A longitudinal study of arch size and form in untreated adults.

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Abstract

Adulthood-the lengthy phase following attainment of biologic maturity-often is perceived as a period of "no change" or one of slow deterioration. Recent skeletodental studies discount this stereotype. Changes in arch size and shape were studied here in a longitudinal series of 60 adults with intact dentitions. Full-mouth study models were taken at about 20 years of age and again at about 55 years. Some variables-particularly those between arches (incisor overbite and overjet, molar relationship) and mandibular intercanine width-remained age-invariant. In contrast, all other measures of arch width and length changed significantly (P < 0.01): Arch widths increased over time, especially in the distal segments, whereas arch lengths decreased. These changes significantly altered arch shape toward shorter-broader arches. The data suggest that changes during adulthood occur most rapidly during the second and third decades of life, but do not stop thereafter. Possible mechanisms driving these changes in tooth position are discussed.

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Overbite
Dentition
Incisor
Longitudinal Studies
Mouth
Tooth

All Science Journal Classification (ASJC) codes

  • Orthodontics

Cite this

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title = "A longitudinal study of arch size and form in untreated adults.",
abstract = "Adulthood-the lengthy phase following attainment of biologic maturity-often is perceived as a period of {"}no change{"} or one of slow deterioration. Recent skeletodental studies discount this stereotype. Changes in arch size and shape were studied here in a longitudinal series of 60 adults with intact dentitions. Full-mouth study models were taken at about 20 years of age and again at about 55 years. Some variables-particularly those between arches (incisor overbite and overjet, molar relationship) and mandibular intercanine width-remained age-invariant. In contrast, all other measures of arch width and length changed significantly (P < 0.01): Arch widths increased over time, especially in the distal segments, whereas arch lengths decreased. These changes significantly altered arch shape toward shorter-broader arches. The data suggest that changes during adulthood occur most rapidly during the second and third decades of life, but do not stop thereafter. Possible mechanisms driving these changes in tooth position are discussed.",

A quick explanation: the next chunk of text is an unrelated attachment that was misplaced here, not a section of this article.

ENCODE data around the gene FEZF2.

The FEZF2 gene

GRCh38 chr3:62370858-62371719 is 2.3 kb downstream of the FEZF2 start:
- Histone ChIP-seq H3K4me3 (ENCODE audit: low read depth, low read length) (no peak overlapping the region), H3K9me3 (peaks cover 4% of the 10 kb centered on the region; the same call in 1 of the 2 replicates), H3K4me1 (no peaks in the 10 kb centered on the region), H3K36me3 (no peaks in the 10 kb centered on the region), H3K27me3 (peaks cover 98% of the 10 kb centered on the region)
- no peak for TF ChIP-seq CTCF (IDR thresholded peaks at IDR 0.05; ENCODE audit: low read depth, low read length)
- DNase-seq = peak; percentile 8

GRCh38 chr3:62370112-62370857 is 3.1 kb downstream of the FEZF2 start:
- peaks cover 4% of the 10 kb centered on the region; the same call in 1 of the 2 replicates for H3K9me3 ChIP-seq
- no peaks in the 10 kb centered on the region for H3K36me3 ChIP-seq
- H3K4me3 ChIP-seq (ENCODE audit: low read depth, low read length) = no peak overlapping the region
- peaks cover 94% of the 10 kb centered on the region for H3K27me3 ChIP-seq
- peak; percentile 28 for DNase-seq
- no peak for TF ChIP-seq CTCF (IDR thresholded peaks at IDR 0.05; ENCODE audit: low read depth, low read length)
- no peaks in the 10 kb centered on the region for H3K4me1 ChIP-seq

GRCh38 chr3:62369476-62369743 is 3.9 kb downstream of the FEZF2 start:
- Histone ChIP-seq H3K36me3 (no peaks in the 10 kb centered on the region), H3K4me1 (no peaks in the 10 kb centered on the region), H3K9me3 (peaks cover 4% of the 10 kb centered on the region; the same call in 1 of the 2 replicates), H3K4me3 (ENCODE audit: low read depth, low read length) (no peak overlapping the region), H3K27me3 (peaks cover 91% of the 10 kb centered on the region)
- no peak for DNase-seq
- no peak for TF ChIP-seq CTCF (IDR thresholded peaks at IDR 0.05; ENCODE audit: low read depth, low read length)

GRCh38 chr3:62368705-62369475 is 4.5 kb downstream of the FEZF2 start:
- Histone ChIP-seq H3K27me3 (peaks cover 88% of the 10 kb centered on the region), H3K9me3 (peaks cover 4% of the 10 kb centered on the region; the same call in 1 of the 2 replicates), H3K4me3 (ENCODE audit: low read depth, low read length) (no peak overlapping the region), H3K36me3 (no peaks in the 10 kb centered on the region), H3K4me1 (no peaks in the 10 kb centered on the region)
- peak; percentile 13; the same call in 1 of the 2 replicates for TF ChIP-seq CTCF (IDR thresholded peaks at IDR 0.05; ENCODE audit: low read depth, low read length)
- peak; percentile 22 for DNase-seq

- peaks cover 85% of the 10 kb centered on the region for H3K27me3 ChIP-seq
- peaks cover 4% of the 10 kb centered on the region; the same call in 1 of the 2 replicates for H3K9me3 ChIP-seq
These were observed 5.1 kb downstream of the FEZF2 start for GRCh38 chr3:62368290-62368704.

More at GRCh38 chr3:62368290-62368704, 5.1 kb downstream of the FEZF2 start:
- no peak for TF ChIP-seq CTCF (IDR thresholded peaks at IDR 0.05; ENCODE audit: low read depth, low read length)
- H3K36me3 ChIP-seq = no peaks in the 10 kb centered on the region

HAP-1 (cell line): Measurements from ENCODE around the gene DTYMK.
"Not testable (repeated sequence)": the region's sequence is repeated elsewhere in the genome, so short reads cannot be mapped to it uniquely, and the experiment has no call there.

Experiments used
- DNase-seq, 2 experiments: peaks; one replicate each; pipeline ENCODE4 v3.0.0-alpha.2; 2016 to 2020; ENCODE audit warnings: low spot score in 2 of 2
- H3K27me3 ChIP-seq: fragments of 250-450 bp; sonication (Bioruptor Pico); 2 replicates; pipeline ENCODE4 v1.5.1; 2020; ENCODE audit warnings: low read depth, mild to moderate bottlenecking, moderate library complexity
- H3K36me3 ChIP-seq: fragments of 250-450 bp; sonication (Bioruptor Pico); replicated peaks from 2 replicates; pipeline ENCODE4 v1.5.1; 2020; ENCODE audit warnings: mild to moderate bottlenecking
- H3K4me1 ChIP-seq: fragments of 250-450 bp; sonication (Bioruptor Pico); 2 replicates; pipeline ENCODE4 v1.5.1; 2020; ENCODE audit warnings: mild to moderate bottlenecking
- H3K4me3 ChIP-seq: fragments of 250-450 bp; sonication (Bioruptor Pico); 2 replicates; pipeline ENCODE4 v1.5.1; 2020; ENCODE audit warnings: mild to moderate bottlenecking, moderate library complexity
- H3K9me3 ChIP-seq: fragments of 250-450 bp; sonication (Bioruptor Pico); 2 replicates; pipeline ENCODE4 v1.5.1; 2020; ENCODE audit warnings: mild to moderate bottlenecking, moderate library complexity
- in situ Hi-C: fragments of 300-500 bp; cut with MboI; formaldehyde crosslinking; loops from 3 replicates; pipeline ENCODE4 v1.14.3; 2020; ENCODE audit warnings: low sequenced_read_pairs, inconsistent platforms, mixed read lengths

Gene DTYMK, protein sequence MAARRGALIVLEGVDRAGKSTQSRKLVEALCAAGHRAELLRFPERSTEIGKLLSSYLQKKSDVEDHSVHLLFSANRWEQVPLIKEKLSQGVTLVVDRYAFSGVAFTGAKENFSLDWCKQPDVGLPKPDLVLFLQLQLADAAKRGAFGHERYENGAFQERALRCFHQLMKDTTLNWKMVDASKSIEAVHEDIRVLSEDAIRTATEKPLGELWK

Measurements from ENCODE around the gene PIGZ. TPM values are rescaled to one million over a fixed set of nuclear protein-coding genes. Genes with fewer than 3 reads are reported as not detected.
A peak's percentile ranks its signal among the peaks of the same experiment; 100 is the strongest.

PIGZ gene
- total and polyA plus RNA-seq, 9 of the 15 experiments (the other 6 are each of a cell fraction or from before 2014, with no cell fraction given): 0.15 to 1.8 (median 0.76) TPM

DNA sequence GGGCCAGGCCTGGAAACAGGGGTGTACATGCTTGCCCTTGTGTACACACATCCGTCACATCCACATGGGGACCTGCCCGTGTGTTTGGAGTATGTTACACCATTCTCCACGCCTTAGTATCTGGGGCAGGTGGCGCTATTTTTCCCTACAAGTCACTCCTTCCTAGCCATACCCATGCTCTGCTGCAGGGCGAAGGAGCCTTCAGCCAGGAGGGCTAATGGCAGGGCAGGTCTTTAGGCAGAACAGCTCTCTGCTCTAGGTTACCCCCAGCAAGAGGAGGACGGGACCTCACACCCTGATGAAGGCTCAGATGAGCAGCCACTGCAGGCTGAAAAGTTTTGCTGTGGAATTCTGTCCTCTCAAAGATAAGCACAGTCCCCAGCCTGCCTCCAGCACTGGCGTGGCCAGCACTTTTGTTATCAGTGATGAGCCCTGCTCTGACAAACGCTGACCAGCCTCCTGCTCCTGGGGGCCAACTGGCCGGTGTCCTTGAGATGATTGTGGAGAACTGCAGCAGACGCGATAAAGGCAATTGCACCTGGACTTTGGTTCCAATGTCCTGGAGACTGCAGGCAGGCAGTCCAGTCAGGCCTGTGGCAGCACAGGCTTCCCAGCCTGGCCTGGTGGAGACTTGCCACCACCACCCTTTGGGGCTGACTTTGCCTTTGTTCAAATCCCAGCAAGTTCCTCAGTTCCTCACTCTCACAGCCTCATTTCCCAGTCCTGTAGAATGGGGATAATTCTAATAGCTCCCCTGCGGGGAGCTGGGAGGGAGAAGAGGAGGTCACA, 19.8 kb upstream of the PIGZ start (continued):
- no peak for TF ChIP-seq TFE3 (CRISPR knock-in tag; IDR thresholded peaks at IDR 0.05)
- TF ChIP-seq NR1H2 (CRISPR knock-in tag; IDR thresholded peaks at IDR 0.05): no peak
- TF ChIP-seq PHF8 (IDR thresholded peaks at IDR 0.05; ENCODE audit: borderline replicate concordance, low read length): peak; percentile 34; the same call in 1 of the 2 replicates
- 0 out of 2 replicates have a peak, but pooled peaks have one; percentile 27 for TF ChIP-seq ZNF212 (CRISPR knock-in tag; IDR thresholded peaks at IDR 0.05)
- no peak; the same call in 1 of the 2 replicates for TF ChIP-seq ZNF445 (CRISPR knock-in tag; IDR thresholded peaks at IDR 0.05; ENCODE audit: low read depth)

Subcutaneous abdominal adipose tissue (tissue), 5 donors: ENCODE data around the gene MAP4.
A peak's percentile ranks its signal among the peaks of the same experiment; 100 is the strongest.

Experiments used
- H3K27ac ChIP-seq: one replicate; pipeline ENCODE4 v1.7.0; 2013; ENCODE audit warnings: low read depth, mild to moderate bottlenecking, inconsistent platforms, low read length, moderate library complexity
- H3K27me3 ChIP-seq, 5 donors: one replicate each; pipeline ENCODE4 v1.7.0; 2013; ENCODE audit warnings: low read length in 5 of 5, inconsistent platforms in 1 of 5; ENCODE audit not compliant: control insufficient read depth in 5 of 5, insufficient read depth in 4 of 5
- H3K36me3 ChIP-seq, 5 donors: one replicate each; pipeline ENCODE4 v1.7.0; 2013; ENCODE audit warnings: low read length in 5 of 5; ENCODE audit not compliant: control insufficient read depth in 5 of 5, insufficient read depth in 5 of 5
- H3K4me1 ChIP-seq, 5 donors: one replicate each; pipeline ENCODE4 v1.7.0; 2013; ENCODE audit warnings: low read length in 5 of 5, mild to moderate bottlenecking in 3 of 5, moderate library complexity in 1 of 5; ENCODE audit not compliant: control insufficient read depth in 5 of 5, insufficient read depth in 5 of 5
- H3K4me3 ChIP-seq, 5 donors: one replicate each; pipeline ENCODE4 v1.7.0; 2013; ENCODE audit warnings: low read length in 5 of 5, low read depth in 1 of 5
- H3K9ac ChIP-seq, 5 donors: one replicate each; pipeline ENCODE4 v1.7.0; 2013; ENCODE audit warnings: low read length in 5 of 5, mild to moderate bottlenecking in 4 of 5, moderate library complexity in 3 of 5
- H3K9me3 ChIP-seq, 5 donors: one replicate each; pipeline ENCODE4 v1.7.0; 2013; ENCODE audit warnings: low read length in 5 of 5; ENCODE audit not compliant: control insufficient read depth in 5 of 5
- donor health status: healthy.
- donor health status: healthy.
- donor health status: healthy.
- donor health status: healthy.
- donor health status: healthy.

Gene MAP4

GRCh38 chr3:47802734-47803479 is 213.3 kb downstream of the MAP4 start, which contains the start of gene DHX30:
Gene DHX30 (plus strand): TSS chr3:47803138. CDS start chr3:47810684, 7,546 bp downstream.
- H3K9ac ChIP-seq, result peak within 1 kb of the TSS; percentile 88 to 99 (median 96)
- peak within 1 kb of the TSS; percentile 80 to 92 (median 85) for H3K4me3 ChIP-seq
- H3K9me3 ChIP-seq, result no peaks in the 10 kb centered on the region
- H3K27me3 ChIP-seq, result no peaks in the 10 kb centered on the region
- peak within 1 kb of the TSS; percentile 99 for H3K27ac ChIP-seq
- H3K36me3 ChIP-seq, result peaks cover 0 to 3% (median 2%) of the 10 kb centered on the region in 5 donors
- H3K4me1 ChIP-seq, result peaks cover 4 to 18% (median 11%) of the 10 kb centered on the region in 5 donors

author = "Edward Harris",
year = "1997",
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doi = "10.1016/S0889-5406(97)80024-8",
language = "English (US)",
volume = "111",
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journal = "American Journal of Orthodontics and Dentofacial Orthopedics",
issn = "0889-5406",
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N2 - Adulthood-the lengthy phase following attainment of biologic maturity-often is perceived as a period of "no change" or one of slow deterioration. Recent skeletodental studies discount this stereotype. Changes in arch size and shape were studied here in a longitudinal series of 60 adults with intact dentitions. Full-mouth study models were taken at about 20 years of age and again at about 55 years. Some variables-particularly those between arches (incisor overbite and overjet, molar relationship) and mandibular intercanine width-remained age-invariant. In contrast, all other measures of arch width and length changed significantly (P < 0.01): Arch widths increased over time, especially in the distal segments, whereas arch lengths decreased. These changes significantly altered arch shape toward shorter-broader arches. The data suggest that changes during adulthood occur most rapidly during the second and third decades of life, but do not stop thereafter. Possible mechanisms driving these changes in tooth position are discussed.

AB - Adulthood-the lengthy phase following attainment of biologic maturity-often is perceived as a period of "no change" or one of slow deterioration. Recent skeletodental studies discount this stereotype. Changes in arch size and shape were studied here in a longitudinal series of 60 adults with intact dentitions. Full-mouth study models were taken at about 20 years of age and again at about 55 years. Some variables-particularly those between arches (incisor overbite and overjet, molar relationship) and mandibular intercanine width-remained age-invariant. In contrast, all other measures of arch width and length changed significantly (P < 0.01): Arch widths increased over time, especially in the distal segments, whereas arch lengths decreased. These changes significantly altered arch shape toward shorter-broader arches. The data suggest that changes during adulthood occur most rapidly during the second and third decades of life, but do not stop thereafter. Possible mechanisms driving these changes in tooth position are discussed.

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